The Legislature has approved an amendment to the California Evidence Code requiring attorneys to provide their clients with specific written disclosures about the scope of mediation confidentiality, effective January 1, 2019.  The amendment further strengthens mediation confidentiality by requiring both attorneys and their clients to sign a Mediation Disclosure Notification and Acknowledgment Form. (Cal. Evid. Code § 1129.)

By signing the disclosure document, the client indicates its acknowledgement and understanding of the mediation confidentiality restrictions, which, “unless all participants agree otherwise,” protect from disclosure all communications “made during a mediation, or in preparation for a mediation, including communications” between client and attorney from use “as evidence in any subsequent noncriminal legal action, including an action against [the] attorney for malpractice or an ethical violation.” (Cal. Evid. Code § 1129(d).)  The written disclosure must be provided “as soon as reasonably possible before the client agrees to participate in the mediation or mediation consultation.” (Cal. Evid. Code § 1129(b).)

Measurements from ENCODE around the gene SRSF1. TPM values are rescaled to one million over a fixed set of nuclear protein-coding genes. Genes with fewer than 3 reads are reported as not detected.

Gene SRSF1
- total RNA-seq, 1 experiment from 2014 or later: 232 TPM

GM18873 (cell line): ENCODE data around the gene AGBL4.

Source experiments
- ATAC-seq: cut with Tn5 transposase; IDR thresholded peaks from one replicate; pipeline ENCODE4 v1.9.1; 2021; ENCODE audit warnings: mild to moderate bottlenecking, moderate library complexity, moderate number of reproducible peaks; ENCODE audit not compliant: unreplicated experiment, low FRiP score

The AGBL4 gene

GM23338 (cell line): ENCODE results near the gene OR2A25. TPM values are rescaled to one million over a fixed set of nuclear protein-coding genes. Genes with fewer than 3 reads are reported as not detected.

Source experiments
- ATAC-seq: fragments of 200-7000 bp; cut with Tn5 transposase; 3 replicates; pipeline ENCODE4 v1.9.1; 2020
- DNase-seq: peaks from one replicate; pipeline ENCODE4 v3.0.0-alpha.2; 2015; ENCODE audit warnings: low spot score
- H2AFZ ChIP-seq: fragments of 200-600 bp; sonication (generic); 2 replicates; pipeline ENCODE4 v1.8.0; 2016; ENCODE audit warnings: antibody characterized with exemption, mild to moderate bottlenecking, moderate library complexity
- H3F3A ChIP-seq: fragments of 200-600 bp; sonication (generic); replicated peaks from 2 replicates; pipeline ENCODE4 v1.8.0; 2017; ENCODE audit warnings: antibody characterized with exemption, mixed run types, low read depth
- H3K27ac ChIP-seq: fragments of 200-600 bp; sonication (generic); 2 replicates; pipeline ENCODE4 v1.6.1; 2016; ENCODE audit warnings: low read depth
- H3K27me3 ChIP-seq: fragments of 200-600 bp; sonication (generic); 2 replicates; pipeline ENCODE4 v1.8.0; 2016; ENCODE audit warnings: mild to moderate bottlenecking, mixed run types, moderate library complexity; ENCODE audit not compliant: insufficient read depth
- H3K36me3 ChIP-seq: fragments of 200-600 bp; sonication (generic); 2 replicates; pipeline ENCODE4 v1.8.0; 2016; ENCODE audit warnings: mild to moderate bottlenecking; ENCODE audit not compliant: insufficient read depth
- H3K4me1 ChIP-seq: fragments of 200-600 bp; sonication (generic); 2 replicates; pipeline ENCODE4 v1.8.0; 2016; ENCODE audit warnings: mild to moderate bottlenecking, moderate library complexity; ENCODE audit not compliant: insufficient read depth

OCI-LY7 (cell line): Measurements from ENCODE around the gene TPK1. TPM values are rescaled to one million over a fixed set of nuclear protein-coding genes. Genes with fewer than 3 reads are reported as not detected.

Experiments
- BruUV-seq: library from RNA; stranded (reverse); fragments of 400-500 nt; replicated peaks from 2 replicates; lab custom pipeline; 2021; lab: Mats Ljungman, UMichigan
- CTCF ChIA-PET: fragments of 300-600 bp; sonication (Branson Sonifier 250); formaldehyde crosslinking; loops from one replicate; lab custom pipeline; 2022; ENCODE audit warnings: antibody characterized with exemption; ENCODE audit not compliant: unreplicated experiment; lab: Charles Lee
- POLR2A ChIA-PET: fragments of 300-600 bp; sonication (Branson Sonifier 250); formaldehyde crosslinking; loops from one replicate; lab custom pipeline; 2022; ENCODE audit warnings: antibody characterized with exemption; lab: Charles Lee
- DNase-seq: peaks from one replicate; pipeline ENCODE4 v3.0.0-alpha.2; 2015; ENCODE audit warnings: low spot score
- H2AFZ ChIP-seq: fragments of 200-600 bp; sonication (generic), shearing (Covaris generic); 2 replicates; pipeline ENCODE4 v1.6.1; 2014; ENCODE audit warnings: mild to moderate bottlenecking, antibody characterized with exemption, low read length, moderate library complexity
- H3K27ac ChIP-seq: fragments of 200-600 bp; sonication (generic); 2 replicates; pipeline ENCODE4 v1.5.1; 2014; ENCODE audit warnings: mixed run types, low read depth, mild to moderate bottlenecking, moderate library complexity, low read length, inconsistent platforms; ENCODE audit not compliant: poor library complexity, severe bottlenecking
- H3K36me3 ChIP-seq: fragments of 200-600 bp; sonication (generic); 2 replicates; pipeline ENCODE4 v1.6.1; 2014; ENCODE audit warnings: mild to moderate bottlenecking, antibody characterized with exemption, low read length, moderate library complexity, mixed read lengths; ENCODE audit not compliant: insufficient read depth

The disclosure document should inform the client that the signed acknowledgement does not limit the attorney’s possible malpractice liability, or prevent the client from reporting the attorney’s professional misconduct to the State Bar, or prevent the client from cooperating with any disciplinary investigation or criminal prosecution. (Cal. Evid. Code § 1129(d).)

HOWEVER, the above described notification may be misleading. While the client’s acknowledgement does not specifically limit the attorney’s malpractice liability, that may nevertheless be its effect under certain circumstances.  For example, if the sole bases for a malpractice claim is that, but for the attorney’s improper advice or misrepresentations in the mediation, the client would not have agreed to settle for a grossly deficient amount, such a claim may be impossible to prove as it would necessitate evidence of communications between client and attorney in a mediation or mediation consultation – evidence deemed inadmissible by Cal. Evid Code §§ 1119 and 1129.  As such, there exist circumstances where an attorney’s malpractice liability may be limited by the client’s acknowledgement of the above described disclosures.  For this reason, it is important for clients to understand their rights and the restrictions mediation may impose on their rights, before agreeing to mediate a dispute.  While mediation remains a preferred means of dispute resolution, settlement can still be achieved without a formal mediation, and a client should make a fully informed decision before deciding how to proceed.

Isabella Mafud

Isabella Mafud